Of course the text inside a book is the most important part of the book.
But what’s wrong with appreciating an aesthetically-pleasing masterpiece of a cover every now and then?
I’ve always appreciated the way sets of books look together. The joys of book covers extend all the way back to my first love the cheeky British Little Miss and Mister children’s books. My parents would bribe me into good behavior fro the 16-hour journey to Cyprus each summer by buying me a few of the books while we stopped over in Heathrow. I amassed a collection over the years, and soon I realized that each book had a little number on its spine. If you put them all together, the spines formed a picture. I think my mind exploded with delight.
I still remember when I discovered Phillip Pullman’s His Dark Materials trilogy had a surprise on the covers for anyone who owned the entire set.
I’m immensely proud of my seven beautiful hardcover Harry Potters that are on my shelf, one added each year they came out. There’s no blood, sweat, and tears that goes into buying them all at once in a box set!
15 years after Little Mister and Miss, I’m still terrifically excited by pretty book.s Penguin allows me to goggle in what I consider to be “book porn” with their latest masterpiece, Drop Cap editions.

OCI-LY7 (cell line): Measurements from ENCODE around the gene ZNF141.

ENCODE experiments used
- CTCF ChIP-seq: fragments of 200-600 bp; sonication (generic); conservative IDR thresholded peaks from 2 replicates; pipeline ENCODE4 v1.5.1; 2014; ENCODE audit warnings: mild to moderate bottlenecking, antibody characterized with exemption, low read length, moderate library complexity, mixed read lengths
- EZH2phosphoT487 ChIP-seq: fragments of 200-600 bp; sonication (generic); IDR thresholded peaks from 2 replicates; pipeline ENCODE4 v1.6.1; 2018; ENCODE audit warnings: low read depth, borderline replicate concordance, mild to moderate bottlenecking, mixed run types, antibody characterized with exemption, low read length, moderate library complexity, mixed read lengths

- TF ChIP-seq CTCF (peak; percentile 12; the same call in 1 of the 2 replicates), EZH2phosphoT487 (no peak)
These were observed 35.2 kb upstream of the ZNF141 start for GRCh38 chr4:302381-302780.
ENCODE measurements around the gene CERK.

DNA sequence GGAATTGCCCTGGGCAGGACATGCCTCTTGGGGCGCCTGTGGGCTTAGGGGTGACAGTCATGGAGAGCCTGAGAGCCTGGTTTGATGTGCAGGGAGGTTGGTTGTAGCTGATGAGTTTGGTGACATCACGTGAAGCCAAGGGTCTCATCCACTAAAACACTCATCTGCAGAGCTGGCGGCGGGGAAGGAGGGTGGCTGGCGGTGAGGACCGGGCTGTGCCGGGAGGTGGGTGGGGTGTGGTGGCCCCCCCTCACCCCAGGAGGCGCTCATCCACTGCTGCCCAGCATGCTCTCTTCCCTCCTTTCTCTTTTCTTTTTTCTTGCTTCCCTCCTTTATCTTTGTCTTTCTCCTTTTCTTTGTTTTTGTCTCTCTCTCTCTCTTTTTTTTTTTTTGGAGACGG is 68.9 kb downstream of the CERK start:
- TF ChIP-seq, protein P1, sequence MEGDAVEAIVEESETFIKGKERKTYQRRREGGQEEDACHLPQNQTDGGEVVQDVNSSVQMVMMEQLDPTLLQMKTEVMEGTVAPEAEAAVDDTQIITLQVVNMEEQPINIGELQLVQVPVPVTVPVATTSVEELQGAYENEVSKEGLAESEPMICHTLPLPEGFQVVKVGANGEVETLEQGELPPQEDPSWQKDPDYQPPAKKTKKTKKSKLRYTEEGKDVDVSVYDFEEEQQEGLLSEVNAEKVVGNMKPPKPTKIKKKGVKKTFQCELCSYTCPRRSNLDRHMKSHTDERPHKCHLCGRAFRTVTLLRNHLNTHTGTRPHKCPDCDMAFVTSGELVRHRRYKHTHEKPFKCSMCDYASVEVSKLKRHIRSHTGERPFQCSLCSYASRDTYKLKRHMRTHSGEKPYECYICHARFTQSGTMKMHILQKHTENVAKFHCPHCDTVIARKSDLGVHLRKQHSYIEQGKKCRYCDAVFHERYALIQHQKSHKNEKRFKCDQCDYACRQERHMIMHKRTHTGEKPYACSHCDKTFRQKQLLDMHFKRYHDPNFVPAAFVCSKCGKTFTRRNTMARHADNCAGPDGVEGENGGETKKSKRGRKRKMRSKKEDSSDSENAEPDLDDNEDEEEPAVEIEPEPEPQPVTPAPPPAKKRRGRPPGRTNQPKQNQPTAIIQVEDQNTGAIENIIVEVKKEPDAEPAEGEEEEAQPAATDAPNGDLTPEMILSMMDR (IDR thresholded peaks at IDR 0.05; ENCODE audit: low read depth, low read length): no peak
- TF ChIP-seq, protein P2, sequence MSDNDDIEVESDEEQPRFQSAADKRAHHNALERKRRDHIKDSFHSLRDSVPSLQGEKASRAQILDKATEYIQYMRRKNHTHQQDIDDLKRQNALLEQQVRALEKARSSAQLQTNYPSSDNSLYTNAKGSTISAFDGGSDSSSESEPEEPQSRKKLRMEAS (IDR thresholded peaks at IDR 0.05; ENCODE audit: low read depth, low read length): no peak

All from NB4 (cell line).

They take titles with amazing texts and give them equally amazing colors.
Ok–are you ready? Because this is beautiful. I mean, spectacularly beautiful. It’s like all my favorite things in one picture.
Essentially they designed one book for each letter of the alphabet, beginning with A for Pride and Prejudice by Jane Austen and ending with Z, The Shadow of the Wind by Carlos Ruiz Zafon. Both are amazing, by the way. Jessica Hische designed a beautiful single letter cover for each book.
Check a few out:
Now that I know these exist, I think I have to start building my collection. Before I know it I’ll have the whole set!
I’ll still judge a book by the book, but there’s nothing wrong with admiring a cover now nad then.